Annapolis, Md., officials rethink rally-fee proposal

Thursday, January 14, 1999

Reacting to objections raised by civil libertarians, city officials in Annapolis, Md., say they plan to amend a proposal that would have charged groups fees to cover the costs of public rallies and marches.

Alderman Herbert H. McMillan introduced a measure last month that would require groups which use city services “in connection with a special event, parade or gathering … shall be charged and shall pay full fees for the services.”

“Full fees” was defined as the city's costs in providing services associated with event, such as police protection.

The measure raised First Amendment flags, because unpopular groups would have to pay more to cover the cost of city services based on the content of their speech. For example, city attorney Paul Goetzke said that last year's march by the Ku Klux Klan in Annapolis cost the city nearly $25,000.

However, Goetzke said that the measure, introduced on Dec. 14, was “never intended to require groups engaging in First Amendment parades and rallies to pay a fee.”

“Rather, the legislation was intended to enable the city to receive consistent and fair charges on leases of city property and use of city facilities and services.” Goetzke said the measure was “aimed exclusively at commercial groups who use city facilities.”

Representatives with the American Civil Liberties Union and the American Center for Law and Justice told the city that the proposed legislation, if left unclarified, could infringe on First Amendment freedoms.

Dwight Sullivan, staff counsel for the Maryland ACLU, said: “The courts have made clear that you cannot charge people for engaging in expressive activity in a traditional public forum, and sidewalks are a traditional public forum.”

Patricia Bast Lyman, staff counsel for the American Center for Law and Justice,said: “Though we are often at polar opposites on any given issue, the ACLJ and ACLU are in total agreement that the Constitution prohibits levying a fee for the right to exercise First Amendment rights. I believe this was a totally unintended consequence of an otherwise sound ordinance.”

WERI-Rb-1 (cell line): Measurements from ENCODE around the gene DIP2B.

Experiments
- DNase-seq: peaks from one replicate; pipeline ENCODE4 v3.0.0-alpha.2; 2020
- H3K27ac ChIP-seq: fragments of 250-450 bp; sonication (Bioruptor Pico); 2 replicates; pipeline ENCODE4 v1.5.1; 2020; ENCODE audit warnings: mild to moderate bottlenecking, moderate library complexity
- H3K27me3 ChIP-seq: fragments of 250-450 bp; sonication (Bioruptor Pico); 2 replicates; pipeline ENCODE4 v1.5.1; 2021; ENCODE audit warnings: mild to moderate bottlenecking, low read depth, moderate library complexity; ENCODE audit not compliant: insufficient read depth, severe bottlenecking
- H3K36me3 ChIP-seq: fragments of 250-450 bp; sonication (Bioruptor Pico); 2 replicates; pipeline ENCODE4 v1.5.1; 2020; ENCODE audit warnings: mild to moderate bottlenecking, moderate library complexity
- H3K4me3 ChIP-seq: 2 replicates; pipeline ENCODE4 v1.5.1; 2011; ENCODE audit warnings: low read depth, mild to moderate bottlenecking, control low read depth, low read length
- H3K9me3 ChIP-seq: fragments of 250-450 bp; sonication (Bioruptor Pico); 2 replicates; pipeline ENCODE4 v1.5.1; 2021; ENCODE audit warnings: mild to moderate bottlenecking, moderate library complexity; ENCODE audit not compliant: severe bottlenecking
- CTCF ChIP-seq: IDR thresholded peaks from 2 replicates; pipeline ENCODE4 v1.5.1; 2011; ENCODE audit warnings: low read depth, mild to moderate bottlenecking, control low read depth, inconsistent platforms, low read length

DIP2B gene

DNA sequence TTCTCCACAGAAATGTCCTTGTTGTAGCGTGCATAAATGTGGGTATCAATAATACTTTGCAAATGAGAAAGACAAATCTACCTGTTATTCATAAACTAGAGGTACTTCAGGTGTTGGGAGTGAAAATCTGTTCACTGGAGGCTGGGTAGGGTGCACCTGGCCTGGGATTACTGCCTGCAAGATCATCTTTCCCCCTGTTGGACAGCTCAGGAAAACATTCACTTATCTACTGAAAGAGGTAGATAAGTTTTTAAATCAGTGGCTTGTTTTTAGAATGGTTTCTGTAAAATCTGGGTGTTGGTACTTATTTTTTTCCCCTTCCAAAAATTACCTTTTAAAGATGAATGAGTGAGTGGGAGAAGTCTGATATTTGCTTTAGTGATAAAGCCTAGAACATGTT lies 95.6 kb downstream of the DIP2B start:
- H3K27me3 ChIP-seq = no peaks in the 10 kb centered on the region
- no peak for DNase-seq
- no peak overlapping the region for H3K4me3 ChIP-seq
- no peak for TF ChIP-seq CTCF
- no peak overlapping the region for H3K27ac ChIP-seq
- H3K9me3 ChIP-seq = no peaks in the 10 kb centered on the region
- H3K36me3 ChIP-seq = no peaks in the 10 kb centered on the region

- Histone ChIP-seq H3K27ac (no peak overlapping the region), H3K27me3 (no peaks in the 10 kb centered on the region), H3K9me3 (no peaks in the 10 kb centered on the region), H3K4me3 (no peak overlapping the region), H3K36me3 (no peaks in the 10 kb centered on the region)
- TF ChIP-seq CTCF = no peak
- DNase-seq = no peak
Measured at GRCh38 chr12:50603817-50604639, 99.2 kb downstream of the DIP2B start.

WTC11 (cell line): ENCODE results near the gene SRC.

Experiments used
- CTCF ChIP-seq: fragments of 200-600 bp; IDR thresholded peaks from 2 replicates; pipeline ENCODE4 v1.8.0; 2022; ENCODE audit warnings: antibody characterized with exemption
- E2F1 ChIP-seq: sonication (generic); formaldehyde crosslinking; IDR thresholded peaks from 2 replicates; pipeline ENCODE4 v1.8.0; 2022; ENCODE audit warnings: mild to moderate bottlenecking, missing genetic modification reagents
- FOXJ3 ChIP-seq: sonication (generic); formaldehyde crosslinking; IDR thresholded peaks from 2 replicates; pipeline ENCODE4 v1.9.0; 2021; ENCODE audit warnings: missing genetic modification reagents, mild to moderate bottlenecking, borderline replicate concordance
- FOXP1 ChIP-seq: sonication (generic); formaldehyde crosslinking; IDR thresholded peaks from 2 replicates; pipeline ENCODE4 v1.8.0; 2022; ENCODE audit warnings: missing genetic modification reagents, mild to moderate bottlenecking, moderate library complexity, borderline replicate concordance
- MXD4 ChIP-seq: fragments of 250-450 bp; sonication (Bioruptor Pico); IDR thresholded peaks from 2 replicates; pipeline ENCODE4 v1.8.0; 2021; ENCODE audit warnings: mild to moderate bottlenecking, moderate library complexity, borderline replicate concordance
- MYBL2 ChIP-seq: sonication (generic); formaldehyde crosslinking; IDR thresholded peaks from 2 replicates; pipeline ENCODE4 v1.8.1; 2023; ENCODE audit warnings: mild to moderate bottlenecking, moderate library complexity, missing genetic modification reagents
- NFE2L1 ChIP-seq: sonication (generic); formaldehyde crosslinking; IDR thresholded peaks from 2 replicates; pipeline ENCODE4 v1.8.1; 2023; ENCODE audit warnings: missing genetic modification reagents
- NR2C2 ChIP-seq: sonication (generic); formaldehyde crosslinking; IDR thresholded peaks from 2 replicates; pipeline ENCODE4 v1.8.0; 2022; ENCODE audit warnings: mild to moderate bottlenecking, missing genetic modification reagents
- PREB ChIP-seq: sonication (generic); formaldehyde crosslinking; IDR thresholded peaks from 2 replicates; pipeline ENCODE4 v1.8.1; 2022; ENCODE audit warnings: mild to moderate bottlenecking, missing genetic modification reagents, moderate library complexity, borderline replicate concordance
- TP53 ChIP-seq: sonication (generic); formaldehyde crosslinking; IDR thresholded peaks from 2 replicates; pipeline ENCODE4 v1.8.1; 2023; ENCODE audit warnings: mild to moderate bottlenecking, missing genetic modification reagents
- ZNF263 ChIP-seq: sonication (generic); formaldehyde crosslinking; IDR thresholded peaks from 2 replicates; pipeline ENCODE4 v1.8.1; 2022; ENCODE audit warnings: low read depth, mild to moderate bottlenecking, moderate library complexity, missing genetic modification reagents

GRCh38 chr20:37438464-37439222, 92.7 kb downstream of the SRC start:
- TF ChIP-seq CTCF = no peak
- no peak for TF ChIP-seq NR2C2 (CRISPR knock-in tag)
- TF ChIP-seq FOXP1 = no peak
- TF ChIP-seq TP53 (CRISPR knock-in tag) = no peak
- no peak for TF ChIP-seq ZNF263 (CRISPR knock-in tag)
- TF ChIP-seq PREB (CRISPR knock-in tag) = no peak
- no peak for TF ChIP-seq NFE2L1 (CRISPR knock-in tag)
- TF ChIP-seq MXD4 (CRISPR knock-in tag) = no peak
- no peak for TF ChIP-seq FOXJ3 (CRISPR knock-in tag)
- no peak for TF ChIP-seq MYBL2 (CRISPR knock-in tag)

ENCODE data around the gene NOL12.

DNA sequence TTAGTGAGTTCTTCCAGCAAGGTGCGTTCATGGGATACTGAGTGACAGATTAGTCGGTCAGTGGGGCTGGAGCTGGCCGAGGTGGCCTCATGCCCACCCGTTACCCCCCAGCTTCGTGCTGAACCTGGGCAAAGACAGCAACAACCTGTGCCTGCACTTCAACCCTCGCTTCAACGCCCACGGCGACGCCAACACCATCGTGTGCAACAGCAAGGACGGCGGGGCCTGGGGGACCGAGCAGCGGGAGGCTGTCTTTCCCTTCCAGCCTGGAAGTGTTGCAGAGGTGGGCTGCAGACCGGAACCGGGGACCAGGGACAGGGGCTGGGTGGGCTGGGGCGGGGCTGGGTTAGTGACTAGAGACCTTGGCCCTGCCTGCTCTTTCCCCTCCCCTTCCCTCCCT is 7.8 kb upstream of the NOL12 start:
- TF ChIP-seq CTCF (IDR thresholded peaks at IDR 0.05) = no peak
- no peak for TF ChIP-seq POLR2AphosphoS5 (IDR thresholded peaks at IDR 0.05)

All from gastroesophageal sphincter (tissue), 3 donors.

The proposed ordinance attracted attention after someone in the city's permit office told two groups, including a March for Life group, that the pending legislation could affect the issuance of their permit.

Sullivan said the anti-abortion group was told they might have to pay more than $5,000 for the permit. However, the matter was clarified and the groups were given their permits, Goetzke said, “without fee or limitation.”

Officials with the ACLU met with Goetzke and McMillan earlier this week to discuss amendments to the proposal. Sullivan said that both McMillan and Goetzke indicated that the measure would be changed so that there were no fees for First Amendment-protected activities.

Goetzke agreed that an amendment was necessary to clarify that the city would not charge groups fees based on the amount of police protection they required.

In its 1941 decision Cox v. State of New Hampshire, the U.S. Supreme Court ruled that a New Hampshire statute allowing city officials to charge parade organizers a nominal fee up to $300 was constitutional. The court wrote: “The question in a particular case is whether that control is exerted so as not to deny or unwarrantedly abridge the right of assembly and the opportunities for communication of thought and the discussion of public questions immemorially associated with resort to public places.”

However, in its 1992 decision Forsyth County, Ga. v. Nationalist Movement, the Supreme Court invalidated an ordinance that allowed a city administrator to vary permit fees for marchers depending on the content of the demonstration or parade. The high court wrote: “Speech cannot be financially burdened, any more than it can be punished or banned, simply because it might offend a hostile mob.”

Goetzke said the two decisions demonstrate that a city can charge a nominal fee “as long as the fee does not vary from group to group depending on the amount of police protection required.” Otherwise, he said, there could be a “heckler's veto” where a group would be charged based on the reactions of people watching the rally.

“The silver lining of this incident is that we received the expertise of the ACLU and the ACLJ on drafting legislation that will not run afoul of the First Amendment,” Goetzke said.

A public hearing is to be held on the proposal on Jan. 25. Sullivan and Lyman say they plan to attend.